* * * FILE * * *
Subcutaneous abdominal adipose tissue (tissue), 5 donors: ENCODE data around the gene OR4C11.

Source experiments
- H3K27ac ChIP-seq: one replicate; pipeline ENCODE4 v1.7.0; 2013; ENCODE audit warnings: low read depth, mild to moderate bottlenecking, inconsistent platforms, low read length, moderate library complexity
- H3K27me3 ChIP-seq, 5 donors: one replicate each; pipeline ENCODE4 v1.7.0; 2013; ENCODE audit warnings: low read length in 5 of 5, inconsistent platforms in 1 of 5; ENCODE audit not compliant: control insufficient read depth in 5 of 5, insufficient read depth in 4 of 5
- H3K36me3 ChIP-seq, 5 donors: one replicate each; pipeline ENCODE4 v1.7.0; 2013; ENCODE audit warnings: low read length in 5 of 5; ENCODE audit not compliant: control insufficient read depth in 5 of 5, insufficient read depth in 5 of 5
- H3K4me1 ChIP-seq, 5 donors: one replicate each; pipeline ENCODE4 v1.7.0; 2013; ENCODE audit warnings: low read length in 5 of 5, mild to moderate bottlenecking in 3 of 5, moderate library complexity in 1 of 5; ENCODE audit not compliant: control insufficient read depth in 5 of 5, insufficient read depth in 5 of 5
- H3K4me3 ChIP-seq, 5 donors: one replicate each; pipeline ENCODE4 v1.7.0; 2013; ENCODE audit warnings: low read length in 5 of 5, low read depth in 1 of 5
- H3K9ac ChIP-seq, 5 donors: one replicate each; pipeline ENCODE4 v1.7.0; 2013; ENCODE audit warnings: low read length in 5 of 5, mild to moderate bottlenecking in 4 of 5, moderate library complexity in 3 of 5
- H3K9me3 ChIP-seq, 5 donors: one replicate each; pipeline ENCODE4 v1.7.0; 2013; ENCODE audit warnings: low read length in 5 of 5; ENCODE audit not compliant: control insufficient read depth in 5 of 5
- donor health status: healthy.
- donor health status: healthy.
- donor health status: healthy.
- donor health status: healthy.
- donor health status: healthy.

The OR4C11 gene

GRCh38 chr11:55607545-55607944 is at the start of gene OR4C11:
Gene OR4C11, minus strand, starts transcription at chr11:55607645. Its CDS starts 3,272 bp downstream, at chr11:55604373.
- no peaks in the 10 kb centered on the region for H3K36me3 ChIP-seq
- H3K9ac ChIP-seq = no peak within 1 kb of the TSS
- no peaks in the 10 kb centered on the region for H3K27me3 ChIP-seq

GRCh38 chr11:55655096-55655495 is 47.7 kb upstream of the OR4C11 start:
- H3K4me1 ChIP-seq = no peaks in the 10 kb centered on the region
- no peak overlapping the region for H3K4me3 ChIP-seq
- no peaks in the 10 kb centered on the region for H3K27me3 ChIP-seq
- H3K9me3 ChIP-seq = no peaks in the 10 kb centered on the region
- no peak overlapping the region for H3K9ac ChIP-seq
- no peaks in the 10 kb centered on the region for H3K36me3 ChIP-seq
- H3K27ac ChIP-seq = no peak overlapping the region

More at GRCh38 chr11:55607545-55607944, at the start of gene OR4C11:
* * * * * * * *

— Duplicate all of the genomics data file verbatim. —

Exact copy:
Subcutaneous abdominal adipose tissue (tissue), 5 donors: ENCODE data around the gene OR4C11.

Source experiments
- H3K27ac ChIP-seq: one replicate; pipeline ENCODE4 v1.7.0; 2013; ENCODE audit warnings: low read depth, mild to moderate bottlenecking, inconsistent platforms, low read length, moderate library complexity
- H3K27me3 ChIP-seq, 5 donors: one replicate each; pipeline ENCODE4 v1.7.0; 2013; ENCODE audit warnings: low read length in 5 of 5, inconsistent platforms in 1 of 5; ENCODE audit not compliant: control insufficient read depth in 5 of 5, insufficient read depth in 4 of 5
- H3K36me3 ChIP-seq, 5 donors: one replicate each; pipeline ENCODE4 v1.7.0; 2013; ENCODE audit warnings: low read length in 5 of 5; ENCODE audit not compliant: control insufficient read depth in 5 of 5, insufficient read depth in 5 of 5
- H3K4me1 ChIP-seq, 5 donors: one replicate each; pipeline ENCODE4 v1.7.0; 2013; ENCODE audit warnings: low read length in 5 of 5, mild to moderate bottlenecking in 3 of 5, moderate library complexity in 1 of 5; ENCODE audit not compliant: control insufficient read depth in 5 of 5, insufficient read depth in 5 of 5
- H3K4me3 ChIP-seq, 5 donors: one replicate each; pipeline ENCODE4 v1.7.0; 2013; ENCODE audit warnings: low read length in 5 of 5, low read depth in 1 of 5
- H3K9ac ChIP-seq, 5 donors: one replicate each; pipeline ENCODE4 v1.7.0; 2013; ENCODE audit warnings: low read length in 5 of 5, mild to moderate bottlenecking in 4 of 5, moderate library complexity in 3 of 5
- H3K9me3 ChIP-seq, 5 donors: one replicate each; pipeline ENCODE4 v1.7.0; 2013; ENCODE audit warnings: low read length in 5 of 5; ENCODE audit not compliant: control insufficient read depth in 5 of 5
- donor health status: healthy.
- donor health status: healthy.
- donor health status: healthy.
- donor health status: healthy.
- donor health status: healthy.

The OR4C11 gene

GRCh38 chr11:55607545-55607944 is at the start of gene OR4C11:
Gene OR4C11, minus strand, starts transcription at chr11:55607645. Its CDS starts 3,272 bp downstream, at chr11:55604373.
- no peaks in the 10 kb centered on the region for H3K36me3 ChIP-seq
- H3K9ac ChIP-seq = no peak within 1 kb of the TSS
- no peaks in the 10 kb centered on the region for H3K27me3 ChIP-seq

GRCh38 chr11:55655096-55655495 is 47.7 kb upstream of the OR4C11 start:
- H3K4me1 ChIP-seq = no peaks in the 10 kb centered on the region
- no peak overlapping the region for H3K4me3 ChIP-seq
- no peaks in the 10 kb centered on the region for H3K27me3 ChIP-seq
- H3K9me3 ChIP-seq = no peaks in the 10 kb centered on the region
- no peak overlapping the region for H3K9ac ChIP-seq
- no peaks in the 10 kb centered on the region for H3K36me3 ChIP-seq
- H3K27ac ChIP-seq = no peak overlapping the region

More at GRCh38 chr11:55607545-55607944, at the start of gene OR4C11: